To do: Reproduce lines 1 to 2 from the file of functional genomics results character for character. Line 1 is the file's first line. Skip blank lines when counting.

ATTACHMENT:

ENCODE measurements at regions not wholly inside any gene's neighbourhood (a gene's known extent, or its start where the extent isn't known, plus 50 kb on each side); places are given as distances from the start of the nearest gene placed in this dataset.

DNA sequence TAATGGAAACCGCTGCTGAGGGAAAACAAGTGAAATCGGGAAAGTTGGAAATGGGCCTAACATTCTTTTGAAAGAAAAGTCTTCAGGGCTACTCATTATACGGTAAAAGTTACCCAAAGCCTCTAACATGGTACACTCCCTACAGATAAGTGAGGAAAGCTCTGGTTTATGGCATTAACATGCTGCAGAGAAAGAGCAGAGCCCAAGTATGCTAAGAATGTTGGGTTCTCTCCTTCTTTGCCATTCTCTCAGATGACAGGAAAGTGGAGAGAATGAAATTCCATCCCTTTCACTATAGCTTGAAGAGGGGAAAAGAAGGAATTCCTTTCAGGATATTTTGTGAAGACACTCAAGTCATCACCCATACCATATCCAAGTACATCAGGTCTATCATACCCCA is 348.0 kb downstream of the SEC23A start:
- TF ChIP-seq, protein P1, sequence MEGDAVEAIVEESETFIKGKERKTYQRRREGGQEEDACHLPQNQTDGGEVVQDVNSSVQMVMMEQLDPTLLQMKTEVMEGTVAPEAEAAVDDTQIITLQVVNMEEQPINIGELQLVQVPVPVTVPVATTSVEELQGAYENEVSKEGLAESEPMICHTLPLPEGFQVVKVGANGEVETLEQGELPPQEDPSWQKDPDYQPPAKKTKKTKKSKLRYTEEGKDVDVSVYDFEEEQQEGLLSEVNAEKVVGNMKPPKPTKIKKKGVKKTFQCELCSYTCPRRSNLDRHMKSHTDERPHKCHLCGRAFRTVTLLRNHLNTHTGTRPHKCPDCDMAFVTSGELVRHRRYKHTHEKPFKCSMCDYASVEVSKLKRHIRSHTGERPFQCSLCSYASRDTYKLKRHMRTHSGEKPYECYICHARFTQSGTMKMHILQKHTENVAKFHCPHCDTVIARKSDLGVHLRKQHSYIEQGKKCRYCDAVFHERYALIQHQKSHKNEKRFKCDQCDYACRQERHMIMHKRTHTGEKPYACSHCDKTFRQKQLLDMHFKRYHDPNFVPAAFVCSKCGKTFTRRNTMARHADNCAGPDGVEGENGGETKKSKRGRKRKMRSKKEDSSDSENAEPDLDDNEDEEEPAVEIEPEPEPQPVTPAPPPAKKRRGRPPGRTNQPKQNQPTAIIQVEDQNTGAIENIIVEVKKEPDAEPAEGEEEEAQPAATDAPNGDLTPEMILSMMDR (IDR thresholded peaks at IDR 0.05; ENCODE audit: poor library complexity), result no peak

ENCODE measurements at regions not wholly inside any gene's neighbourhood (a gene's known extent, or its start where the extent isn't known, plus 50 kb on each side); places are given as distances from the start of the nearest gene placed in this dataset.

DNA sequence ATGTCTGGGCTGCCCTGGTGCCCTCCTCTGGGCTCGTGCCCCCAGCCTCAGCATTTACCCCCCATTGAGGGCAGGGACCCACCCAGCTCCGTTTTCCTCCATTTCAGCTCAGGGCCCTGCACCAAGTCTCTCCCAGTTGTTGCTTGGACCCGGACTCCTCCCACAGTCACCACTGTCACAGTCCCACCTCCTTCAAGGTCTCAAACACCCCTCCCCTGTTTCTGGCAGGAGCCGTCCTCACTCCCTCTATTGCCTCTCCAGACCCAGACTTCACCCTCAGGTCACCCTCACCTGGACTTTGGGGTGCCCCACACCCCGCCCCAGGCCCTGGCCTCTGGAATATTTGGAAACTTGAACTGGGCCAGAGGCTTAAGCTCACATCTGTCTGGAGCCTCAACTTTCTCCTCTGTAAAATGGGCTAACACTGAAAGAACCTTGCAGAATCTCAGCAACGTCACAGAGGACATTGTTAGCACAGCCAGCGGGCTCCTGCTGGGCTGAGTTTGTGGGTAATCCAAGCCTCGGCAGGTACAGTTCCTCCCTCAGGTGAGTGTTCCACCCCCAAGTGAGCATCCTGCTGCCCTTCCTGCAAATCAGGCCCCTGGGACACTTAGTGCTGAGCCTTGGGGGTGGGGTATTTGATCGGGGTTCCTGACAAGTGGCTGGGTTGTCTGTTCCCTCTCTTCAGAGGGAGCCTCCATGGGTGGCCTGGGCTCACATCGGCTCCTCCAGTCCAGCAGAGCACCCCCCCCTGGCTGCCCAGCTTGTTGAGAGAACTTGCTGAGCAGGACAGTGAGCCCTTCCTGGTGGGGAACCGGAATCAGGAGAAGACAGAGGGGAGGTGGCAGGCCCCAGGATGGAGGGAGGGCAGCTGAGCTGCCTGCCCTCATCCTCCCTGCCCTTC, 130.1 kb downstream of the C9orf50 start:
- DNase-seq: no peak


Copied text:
ENCODE measurements at regions not wholly inside any gene's neighbourhood (a gene's known extent, or its start where the extent isn't known, plus 50 kb on each side); places are given as distances from the start of the nearest gene placed in this dataset.

DNA sequence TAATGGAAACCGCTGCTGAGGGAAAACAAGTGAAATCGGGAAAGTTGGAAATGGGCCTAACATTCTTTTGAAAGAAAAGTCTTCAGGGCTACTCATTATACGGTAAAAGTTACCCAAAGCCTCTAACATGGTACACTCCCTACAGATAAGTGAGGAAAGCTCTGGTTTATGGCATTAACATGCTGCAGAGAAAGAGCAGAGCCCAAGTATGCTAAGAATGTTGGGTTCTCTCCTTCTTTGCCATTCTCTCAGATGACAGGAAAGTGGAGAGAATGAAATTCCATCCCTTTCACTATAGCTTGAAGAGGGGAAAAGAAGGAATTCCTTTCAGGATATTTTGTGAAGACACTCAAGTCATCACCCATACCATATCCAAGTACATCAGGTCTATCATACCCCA is 348.0 kb downstream of the SEC23A start: